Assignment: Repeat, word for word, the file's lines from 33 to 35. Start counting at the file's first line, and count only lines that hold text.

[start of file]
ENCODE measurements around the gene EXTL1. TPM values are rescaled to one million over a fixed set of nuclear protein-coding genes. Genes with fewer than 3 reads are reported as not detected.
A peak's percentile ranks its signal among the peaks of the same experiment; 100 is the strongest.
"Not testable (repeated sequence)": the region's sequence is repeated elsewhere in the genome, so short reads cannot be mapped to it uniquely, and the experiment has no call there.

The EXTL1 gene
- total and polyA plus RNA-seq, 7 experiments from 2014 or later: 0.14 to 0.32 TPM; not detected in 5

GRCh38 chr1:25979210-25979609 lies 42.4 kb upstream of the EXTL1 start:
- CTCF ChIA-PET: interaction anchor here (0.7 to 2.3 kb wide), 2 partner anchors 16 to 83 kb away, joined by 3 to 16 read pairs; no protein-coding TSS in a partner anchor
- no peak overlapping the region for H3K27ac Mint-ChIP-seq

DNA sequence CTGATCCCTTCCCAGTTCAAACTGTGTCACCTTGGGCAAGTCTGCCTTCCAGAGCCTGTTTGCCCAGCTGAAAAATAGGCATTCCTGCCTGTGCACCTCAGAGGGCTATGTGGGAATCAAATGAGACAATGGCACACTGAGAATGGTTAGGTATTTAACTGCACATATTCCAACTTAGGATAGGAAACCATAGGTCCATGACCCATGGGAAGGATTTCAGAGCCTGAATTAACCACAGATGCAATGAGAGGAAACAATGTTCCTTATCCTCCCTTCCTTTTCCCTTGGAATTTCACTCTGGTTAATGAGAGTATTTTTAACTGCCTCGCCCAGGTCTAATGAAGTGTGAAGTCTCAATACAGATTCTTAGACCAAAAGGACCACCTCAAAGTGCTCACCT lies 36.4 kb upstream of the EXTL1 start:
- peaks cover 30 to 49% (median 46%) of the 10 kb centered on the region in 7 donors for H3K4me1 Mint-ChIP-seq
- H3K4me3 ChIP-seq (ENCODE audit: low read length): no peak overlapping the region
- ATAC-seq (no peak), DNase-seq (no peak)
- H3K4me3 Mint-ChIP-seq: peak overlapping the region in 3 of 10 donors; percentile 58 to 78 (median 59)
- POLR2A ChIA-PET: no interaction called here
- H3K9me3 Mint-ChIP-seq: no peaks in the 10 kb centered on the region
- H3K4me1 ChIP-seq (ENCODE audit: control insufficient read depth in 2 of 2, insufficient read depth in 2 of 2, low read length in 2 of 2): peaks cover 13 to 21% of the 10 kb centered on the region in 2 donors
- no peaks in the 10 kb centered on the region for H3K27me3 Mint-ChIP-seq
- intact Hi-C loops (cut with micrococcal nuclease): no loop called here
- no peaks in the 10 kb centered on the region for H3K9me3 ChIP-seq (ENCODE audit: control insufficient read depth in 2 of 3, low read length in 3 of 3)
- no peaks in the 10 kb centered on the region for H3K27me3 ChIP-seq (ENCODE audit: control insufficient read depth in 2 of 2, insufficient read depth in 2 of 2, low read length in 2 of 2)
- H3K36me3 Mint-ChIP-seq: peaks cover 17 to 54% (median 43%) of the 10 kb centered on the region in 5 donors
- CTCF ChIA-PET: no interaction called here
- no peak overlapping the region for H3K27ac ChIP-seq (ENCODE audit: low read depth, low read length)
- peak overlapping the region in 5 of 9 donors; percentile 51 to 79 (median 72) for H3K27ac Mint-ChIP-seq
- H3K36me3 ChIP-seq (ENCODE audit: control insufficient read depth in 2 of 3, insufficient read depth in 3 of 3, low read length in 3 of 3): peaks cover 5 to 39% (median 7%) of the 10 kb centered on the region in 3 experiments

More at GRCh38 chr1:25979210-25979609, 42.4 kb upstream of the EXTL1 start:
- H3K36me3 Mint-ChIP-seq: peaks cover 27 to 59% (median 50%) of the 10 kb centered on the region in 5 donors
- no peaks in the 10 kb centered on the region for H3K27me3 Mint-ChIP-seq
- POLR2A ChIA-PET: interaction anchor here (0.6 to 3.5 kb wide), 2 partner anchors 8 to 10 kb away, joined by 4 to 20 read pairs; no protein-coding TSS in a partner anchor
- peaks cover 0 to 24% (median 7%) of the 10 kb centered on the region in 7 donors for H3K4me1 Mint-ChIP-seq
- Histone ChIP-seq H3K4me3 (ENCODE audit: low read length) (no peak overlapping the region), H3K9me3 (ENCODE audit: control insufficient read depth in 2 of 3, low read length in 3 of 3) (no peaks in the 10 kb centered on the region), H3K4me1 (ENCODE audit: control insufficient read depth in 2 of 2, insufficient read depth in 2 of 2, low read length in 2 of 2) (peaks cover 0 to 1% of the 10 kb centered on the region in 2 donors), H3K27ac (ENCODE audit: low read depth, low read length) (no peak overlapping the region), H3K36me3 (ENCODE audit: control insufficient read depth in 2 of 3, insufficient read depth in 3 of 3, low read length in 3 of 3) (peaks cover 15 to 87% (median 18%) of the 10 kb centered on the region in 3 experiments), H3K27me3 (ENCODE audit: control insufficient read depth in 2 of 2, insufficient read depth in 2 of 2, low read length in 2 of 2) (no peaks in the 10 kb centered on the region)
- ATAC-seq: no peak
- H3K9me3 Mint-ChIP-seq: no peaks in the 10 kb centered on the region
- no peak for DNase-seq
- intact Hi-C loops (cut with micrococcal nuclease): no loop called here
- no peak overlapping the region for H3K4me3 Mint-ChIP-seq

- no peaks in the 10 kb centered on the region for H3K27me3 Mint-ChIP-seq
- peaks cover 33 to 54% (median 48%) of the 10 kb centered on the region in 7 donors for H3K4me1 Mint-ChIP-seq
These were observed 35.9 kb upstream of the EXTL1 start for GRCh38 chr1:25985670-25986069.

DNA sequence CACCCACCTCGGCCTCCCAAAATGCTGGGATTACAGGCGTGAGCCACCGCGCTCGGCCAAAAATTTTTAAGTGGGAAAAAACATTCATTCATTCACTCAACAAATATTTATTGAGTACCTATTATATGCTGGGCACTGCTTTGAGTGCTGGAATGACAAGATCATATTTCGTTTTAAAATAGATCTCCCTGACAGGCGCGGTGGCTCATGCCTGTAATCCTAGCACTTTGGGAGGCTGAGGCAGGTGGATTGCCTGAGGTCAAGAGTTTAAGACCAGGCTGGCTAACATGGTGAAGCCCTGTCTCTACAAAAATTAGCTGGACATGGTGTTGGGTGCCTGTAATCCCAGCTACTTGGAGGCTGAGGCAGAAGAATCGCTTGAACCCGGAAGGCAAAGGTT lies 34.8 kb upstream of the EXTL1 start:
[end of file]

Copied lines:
- H3K9me3 Mint-ChIP-seq: no peaks in the 10 kb centered on the region
- no peak for DNase-seq
- intact Hi-C loops (cut with micrococcal nuclease): no loop called here